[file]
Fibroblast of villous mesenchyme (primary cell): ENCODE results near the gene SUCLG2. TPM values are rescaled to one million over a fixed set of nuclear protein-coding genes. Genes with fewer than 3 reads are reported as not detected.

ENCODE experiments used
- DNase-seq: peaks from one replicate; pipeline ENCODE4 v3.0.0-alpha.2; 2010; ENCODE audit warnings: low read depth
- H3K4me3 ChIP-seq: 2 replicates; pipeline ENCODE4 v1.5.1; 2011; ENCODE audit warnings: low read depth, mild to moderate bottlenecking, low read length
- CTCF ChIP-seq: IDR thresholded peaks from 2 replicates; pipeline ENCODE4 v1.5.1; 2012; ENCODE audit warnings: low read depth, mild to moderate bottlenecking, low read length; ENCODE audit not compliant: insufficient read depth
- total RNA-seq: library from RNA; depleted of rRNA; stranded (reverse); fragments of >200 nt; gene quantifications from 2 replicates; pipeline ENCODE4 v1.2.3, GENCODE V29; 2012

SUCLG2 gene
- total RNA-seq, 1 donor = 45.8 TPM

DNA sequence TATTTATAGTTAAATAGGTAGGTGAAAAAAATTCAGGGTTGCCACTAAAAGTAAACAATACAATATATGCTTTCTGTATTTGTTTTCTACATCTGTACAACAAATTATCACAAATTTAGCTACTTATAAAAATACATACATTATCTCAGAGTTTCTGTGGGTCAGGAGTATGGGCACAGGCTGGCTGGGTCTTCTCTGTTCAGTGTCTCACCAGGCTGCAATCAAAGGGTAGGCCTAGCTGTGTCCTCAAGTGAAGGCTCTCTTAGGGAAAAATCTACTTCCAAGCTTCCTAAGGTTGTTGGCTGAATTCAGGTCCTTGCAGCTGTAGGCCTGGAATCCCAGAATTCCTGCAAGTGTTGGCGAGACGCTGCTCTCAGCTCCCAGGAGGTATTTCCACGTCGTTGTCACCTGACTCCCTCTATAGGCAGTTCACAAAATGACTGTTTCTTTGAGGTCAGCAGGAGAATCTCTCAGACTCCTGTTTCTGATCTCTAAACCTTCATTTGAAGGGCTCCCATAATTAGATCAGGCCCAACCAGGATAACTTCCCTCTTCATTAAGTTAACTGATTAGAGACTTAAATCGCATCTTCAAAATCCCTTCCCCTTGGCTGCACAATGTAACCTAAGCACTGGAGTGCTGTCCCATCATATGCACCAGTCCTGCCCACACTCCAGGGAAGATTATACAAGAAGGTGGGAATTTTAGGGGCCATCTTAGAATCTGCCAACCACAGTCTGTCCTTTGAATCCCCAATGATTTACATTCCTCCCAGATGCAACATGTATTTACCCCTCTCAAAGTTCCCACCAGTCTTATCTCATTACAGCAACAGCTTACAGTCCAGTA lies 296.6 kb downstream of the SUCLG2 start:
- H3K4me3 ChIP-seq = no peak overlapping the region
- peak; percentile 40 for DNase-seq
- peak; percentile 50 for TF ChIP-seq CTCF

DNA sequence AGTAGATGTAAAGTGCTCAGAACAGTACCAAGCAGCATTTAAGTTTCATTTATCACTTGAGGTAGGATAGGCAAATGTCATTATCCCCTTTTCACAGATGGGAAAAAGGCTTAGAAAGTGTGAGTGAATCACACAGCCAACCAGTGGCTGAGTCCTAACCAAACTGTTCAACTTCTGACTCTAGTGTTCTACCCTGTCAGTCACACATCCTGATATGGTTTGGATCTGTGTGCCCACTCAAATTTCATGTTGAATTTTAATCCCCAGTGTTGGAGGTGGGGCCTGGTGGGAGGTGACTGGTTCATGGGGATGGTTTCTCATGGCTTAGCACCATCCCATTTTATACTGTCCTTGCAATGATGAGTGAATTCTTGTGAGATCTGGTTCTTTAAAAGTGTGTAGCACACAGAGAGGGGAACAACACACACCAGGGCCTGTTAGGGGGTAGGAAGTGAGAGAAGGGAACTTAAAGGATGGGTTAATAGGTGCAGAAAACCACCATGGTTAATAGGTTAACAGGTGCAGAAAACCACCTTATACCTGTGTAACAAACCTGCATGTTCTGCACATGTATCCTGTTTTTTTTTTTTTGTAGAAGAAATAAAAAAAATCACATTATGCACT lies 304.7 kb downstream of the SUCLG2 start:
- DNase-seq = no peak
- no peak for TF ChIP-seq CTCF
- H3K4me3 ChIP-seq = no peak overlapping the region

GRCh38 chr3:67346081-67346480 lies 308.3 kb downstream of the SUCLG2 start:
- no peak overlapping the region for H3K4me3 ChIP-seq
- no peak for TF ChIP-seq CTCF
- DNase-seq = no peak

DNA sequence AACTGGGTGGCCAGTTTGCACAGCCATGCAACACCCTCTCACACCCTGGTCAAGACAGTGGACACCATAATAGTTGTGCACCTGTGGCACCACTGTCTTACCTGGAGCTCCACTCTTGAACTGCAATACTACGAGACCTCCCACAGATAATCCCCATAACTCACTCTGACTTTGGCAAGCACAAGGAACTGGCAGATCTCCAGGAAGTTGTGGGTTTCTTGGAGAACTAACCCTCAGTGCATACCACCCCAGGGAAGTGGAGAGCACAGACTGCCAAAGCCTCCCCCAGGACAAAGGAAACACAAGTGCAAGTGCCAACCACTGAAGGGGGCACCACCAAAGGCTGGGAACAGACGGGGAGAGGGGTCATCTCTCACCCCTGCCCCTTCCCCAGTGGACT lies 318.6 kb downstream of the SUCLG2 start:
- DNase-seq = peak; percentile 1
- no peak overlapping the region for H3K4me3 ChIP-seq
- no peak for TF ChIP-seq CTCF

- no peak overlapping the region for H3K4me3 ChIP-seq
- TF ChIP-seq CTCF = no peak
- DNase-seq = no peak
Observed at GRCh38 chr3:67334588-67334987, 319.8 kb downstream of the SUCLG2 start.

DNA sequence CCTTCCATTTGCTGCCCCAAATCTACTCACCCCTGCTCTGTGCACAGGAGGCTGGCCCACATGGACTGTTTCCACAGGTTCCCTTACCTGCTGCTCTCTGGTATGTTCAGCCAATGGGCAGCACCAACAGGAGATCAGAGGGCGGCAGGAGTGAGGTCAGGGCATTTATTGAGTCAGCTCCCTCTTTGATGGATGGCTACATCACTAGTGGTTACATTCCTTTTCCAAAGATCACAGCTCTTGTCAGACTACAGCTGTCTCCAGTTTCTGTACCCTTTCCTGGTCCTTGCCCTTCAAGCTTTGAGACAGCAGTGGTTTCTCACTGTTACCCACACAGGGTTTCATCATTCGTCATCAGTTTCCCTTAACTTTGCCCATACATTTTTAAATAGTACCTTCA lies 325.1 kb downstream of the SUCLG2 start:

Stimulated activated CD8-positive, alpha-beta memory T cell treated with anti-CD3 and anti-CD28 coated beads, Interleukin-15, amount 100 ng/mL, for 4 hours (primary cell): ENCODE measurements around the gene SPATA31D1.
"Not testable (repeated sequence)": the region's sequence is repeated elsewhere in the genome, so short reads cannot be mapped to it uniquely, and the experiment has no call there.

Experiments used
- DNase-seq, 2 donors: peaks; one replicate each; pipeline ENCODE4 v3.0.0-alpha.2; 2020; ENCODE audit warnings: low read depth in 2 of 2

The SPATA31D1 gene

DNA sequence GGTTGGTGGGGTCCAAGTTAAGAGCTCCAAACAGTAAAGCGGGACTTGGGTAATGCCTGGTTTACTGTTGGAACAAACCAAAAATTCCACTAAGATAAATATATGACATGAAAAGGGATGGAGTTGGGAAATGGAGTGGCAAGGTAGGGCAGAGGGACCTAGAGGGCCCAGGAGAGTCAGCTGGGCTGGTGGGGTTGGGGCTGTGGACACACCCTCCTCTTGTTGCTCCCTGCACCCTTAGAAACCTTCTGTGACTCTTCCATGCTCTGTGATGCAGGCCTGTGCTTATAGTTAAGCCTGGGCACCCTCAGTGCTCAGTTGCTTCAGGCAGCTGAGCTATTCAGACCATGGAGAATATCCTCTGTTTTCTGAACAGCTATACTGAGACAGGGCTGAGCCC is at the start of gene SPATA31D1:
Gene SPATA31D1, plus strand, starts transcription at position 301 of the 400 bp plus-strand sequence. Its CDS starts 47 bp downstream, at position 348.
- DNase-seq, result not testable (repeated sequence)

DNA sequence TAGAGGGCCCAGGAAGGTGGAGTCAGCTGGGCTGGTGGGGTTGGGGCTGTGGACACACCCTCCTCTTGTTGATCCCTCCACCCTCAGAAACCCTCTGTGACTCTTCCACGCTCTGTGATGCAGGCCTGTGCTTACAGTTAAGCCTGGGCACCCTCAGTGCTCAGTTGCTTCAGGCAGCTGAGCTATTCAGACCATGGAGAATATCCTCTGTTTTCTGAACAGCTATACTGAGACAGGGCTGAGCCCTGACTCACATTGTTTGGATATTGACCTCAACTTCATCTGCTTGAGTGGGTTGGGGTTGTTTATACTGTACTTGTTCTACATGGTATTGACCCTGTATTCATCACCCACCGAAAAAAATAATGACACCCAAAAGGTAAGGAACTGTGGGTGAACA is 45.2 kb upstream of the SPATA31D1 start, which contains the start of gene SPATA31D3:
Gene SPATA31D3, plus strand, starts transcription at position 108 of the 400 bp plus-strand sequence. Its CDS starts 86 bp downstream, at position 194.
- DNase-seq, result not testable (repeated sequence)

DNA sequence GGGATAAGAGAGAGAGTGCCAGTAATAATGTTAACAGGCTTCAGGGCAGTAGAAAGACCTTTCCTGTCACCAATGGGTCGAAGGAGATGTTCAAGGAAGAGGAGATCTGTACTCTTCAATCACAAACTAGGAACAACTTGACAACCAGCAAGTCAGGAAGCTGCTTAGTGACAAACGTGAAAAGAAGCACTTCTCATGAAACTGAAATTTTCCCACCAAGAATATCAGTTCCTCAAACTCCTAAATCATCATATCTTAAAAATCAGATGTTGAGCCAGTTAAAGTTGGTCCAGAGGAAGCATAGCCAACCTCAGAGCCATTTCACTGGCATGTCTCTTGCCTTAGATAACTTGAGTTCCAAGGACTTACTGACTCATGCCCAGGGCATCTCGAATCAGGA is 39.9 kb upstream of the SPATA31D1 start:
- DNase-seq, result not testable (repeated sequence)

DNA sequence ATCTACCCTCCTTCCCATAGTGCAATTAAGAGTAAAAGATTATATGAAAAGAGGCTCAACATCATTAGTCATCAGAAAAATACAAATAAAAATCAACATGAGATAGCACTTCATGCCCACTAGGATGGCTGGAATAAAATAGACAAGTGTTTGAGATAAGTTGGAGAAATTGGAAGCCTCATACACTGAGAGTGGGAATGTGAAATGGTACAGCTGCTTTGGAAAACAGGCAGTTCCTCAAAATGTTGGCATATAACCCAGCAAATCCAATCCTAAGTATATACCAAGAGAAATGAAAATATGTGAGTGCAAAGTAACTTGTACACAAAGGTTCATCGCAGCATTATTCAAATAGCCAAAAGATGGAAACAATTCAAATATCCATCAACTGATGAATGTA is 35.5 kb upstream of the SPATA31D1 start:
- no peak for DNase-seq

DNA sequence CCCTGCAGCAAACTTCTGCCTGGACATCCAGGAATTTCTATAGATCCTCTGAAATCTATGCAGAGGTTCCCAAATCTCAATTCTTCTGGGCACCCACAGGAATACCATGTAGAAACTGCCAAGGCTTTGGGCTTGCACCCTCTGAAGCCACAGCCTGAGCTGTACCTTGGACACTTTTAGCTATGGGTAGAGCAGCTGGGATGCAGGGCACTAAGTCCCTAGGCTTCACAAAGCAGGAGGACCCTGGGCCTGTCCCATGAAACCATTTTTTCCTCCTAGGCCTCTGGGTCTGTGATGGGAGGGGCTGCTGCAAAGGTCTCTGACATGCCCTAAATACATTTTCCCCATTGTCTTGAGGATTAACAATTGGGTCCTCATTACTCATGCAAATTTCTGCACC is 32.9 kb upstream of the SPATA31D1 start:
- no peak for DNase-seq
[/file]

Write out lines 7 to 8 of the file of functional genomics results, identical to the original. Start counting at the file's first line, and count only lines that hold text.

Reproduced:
SUCLG2 gene
- total RNA-seq, 1 donor = 45.8 TPM